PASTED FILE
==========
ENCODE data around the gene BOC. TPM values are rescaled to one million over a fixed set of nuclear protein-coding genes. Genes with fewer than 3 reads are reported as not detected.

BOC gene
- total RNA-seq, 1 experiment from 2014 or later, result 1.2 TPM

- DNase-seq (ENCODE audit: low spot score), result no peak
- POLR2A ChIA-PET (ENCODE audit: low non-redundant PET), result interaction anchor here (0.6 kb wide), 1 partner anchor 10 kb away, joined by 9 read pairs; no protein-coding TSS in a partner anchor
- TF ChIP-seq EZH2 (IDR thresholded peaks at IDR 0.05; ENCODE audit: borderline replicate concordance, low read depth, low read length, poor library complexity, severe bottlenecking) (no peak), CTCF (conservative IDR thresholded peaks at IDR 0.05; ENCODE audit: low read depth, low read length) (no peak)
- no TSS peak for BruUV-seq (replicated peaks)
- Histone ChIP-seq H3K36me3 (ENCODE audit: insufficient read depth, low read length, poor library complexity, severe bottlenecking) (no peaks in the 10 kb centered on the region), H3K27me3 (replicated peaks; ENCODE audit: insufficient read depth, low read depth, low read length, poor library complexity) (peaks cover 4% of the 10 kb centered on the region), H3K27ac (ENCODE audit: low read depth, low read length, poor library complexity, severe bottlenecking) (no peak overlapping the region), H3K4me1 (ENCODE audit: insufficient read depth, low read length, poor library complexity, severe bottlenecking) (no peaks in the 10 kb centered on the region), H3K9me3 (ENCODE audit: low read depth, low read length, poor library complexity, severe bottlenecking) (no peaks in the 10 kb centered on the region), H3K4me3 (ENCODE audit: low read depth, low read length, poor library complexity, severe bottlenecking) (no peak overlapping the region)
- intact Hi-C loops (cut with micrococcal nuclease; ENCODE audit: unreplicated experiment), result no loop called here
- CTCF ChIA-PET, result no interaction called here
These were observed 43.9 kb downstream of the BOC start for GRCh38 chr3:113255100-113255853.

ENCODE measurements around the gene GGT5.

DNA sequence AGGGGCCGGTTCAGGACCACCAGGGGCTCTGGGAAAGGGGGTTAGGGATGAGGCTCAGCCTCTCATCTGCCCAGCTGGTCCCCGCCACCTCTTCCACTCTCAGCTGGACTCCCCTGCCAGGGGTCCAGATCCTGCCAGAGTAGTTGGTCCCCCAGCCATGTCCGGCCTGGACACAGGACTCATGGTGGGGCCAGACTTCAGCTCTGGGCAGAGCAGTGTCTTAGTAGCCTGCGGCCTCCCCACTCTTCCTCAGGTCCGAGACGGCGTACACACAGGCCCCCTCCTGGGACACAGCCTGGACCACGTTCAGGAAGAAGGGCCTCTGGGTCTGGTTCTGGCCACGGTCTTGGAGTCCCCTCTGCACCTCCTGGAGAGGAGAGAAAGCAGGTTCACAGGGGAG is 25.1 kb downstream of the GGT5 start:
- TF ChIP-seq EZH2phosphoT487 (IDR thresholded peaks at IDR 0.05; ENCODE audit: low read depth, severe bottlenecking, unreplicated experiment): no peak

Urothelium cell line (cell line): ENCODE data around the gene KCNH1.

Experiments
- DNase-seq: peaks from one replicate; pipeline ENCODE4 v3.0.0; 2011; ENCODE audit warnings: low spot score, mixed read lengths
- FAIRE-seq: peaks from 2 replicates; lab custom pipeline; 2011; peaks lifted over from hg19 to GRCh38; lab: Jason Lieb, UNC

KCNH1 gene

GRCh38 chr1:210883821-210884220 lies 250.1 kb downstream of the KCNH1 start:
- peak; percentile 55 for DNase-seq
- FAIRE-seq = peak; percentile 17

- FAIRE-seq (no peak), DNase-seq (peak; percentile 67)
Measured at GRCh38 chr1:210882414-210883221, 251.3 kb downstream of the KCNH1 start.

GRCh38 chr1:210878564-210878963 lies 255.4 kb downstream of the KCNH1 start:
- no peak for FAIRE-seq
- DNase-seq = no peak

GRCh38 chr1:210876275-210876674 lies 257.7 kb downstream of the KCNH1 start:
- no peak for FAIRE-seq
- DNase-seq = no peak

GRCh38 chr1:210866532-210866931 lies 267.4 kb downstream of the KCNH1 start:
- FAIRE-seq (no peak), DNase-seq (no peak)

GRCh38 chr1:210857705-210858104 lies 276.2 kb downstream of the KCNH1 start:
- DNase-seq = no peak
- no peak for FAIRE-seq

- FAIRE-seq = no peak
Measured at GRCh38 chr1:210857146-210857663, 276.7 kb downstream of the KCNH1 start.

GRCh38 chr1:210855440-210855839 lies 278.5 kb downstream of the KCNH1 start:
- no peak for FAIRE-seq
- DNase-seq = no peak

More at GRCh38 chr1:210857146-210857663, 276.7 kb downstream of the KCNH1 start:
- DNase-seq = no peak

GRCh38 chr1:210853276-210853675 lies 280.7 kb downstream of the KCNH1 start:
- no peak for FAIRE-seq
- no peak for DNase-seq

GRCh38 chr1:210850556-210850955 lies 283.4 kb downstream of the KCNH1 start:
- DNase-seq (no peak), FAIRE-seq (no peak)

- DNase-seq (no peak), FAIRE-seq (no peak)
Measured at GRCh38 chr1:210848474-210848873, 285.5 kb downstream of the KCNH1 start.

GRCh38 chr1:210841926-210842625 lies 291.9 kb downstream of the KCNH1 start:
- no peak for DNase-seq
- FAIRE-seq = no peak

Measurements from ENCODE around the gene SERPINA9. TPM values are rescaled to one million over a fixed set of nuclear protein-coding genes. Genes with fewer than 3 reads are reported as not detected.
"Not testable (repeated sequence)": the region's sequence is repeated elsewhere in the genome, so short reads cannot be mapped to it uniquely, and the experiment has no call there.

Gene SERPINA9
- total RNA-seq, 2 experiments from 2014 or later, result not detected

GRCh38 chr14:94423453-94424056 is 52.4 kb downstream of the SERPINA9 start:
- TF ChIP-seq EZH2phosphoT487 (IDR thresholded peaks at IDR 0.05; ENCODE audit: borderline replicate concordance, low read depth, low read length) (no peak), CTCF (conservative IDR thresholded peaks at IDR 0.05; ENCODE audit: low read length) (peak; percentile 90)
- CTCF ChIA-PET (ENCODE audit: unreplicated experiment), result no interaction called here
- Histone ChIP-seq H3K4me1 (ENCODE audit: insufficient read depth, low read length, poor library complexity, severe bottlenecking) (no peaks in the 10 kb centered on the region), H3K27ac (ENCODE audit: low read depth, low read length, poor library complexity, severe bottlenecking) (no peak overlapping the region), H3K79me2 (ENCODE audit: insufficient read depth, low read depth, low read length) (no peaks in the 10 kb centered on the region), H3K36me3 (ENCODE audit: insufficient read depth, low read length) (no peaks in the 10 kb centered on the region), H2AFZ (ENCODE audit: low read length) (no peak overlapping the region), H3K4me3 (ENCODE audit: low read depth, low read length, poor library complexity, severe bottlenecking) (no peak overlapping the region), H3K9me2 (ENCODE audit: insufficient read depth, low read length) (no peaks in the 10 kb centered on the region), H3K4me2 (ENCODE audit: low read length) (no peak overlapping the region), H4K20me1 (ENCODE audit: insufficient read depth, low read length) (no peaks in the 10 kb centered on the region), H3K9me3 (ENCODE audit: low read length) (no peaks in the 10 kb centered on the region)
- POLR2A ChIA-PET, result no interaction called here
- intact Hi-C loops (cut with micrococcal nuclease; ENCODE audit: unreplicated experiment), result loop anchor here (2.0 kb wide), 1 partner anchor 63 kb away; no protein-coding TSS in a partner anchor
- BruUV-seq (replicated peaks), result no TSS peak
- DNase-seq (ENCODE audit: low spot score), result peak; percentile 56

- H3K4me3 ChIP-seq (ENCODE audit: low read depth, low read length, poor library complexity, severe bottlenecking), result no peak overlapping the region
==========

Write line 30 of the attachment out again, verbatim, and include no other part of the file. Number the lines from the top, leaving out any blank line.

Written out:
- DNase-seq = no peak